Daniel Stolper, Professor

Closed (1) Reconstructing past summer temperatures for the glacial and interglacial past using fossilized carbonate minerals

Applications for fall 2021 are now closed for this project.

About 11,000 years ago, the last glacial period ended. The melting of glaciers was related to a change in Earth's surface temperatures. Humans were alive during this time, and likely changed their habits and habitats during this changing climate. Throughout this time, they consumed hackberries, fruits produced by the Celtis tree that are unique because they surround an inorganic (e.g., mineral) shell, made of aragonite — such plants are found on campus. This aragonitic shell, or endocarp, can persist through long periods of time, and therefore can give us insight into the past.
We have compared carbonate endocarps from these fruits to a series of environmental variables and determined that their stable isotopic compositions reflect growing season temperatures and thus measurements of this can be used as a 'paleothermometer' to reconstruct temperatures in the past.
The student selected for this project will work to examine how growing season temperatures change throughout a series of cave deposits from the glacial and interglacial transitions.

•Learn aspects of laboratory organic and inorganic geochemistry, including how to remove organic matter from carbonates, clean these carbonates, and prepare samples for analysis

•Learn about mass spectrometry including how to measure the stable isotopic composition of carbonates.

•Learn about the climatic history of the past 20,000 years where deposits are from.

Day-to-day supervisor for this project: Dr. Rebekah Stein, Post-Doc

Qualifications: •Sophomore, Junior, or Senior •Completed introductory science course work.

Weekly Hours: to be negotiated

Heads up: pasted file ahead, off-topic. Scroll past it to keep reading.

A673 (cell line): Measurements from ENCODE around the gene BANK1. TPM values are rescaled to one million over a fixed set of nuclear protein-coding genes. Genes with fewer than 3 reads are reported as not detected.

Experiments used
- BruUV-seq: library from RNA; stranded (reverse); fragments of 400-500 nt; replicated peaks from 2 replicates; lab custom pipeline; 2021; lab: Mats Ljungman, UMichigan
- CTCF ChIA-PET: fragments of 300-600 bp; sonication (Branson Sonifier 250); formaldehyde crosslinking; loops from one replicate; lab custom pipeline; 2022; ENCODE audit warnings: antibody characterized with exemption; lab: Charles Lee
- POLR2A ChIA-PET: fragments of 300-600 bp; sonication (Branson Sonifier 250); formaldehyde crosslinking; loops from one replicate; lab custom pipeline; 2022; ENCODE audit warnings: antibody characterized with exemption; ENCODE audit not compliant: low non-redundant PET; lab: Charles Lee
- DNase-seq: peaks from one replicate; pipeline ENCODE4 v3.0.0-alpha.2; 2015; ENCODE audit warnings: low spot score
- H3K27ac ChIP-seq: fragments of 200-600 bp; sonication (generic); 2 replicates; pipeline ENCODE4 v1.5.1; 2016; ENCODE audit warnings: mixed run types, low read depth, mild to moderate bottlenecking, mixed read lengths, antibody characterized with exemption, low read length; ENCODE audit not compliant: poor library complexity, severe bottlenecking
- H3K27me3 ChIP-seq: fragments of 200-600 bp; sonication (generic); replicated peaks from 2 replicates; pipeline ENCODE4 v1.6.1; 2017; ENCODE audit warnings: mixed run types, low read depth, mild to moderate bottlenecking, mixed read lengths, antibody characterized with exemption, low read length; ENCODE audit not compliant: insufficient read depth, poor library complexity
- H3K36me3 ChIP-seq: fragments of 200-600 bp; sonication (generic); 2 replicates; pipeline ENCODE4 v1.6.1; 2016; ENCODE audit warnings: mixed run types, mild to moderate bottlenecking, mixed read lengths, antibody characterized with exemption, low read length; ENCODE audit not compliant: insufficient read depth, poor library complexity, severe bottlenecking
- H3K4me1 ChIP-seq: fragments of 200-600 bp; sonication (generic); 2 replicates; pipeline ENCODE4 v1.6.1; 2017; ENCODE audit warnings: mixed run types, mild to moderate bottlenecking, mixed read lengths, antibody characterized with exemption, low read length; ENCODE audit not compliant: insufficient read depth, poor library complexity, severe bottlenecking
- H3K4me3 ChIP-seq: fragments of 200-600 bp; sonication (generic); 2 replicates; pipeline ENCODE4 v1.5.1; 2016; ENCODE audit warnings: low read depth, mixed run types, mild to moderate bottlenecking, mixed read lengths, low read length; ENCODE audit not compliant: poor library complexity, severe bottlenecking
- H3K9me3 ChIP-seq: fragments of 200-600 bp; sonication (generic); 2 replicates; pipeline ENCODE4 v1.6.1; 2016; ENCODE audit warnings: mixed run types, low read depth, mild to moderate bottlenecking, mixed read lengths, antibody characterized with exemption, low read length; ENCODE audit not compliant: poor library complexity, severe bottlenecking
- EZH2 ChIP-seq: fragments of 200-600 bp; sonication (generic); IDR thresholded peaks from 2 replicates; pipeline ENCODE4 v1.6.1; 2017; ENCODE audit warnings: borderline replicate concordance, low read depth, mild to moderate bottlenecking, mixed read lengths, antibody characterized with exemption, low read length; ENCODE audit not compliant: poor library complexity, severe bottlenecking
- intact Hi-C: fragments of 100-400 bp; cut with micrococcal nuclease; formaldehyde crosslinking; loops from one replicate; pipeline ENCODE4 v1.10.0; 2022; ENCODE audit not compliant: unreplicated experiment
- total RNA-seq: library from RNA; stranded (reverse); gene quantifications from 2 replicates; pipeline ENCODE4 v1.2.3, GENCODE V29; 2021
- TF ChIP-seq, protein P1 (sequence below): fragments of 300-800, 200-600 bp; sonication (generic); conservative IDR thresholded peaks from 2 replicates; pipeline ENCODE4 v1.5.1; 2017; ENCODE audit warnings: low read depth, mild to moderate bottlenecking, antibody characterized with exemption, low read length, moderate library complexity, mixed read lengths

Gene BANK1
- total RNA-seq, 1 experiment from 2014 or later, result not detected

Related website: https://eps.berkeley.edu/people/daniel-stolper

Closed (2) How do limestones form? An isotopic perspective.

Applications for fall 2021 are now closed for this project.

Carbonate limestones are one of the major sedimentary rock types on Earth. They are generally made up of mineralized shells of organisms that during burial convert from soft sediments to rock. These rocks represent one of the primary archives of Earth's past climatic states. Indeed, the stable isotopic composition of these carbonates (e.g., 13C and 18O contents), can be used to reconstruct past temperatures of the ocean, amount of ice on continents, and local salinities. A fundamental question is how the process of conversion from soft sediments to a rocks modifies the isotopic composition of the originally deposited shell. Such could change what these important samples reflect about the past of Earth's climate.

The student will help study the process of conversion of sediments to rocks by studying the isotopic composition of carbonates from deep-ocean sediment cores that go from ooze, to chalk, to limestone. They will reconstruct how the isotopic composition of sediments changes during burial and rock formation. Based on this, the student will help reconstruct both past climatic conditions and how to 'see through' burial processes.

Day-to-day supervisor for this project: Andrew Turner, Graduate Student

Qualifications: Roles: •preparation of samples for isotopic measurements •use of a mass spectrometer for isotopic measurements •application of models to reconstruct burial conditions during rock formation Qualifications: •Sophomore, Junior, or Senior •introductory science coursework

Weekly Hours: to be negotiated

Related website: https://eps.berkeley.edu/people/daniel-stolper